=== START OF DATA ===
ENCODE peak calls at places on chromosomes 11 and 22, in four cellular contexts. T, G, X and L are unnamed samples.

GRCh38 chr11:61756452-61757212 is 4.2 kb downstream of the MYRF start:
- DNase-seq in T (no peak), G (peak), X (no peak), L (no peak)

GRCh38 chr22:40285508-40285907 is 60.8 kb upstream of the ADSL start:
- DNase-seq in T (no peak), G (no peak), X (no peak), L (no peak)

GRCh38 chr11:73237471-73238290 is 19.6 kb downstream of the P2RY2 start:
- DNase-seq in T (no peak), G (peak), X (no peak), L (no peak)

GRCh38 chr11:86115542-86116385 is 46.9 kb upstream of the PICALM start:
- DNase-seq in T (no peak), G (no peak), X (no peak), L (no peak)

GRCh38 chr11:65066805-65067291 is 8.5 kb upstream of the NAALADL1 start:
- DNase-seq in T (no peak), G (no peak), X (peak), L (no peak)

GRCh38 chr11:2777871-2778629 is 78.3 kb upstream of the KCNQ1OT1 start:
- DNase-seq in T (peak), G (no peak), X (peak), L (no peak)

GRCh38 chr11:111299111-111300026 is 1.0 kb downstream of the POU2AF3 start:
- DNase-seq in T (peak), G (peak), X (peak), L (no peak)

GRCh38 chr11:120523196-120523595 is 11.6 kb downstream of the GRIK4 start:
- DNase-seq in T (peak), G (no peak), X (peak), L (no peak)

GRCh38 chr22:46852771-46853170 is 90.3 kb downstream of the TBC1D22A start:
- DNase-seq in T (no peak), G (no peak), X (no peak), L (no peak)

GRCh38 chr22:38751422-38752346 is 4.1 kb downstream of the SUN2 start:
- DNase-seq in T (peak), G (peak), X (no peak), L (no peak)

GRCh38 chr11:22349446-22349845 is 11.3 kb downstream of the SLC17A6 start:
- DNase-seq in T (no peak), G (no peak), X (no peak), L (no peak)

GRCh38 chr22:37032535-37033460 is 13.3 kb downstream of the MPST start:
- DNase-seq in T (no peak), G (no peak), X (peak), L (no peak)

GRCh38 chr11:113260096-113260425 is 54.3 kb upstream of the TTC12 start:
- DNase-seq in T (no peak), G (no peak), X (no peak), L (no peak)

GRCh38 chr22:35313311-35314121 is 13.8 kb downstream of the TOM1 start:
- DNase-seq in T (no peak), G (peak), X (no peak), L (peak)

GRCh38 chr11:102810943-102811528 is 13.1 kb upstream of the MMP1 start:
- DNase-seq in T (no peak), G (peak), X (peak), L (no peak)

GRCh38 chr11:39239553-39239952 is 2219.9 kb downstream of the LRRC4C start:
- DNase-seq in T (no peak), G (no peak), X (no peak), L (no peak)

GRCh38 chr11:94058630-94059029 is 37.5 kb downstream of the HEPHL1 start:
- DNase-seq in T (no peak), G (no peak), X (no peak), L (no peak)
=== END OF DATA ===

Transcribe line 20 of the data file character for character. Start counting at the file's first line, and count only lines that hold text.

GRCh38 chr22:38751422-38752346 is 4.1 kb downstream of the SUN2 start: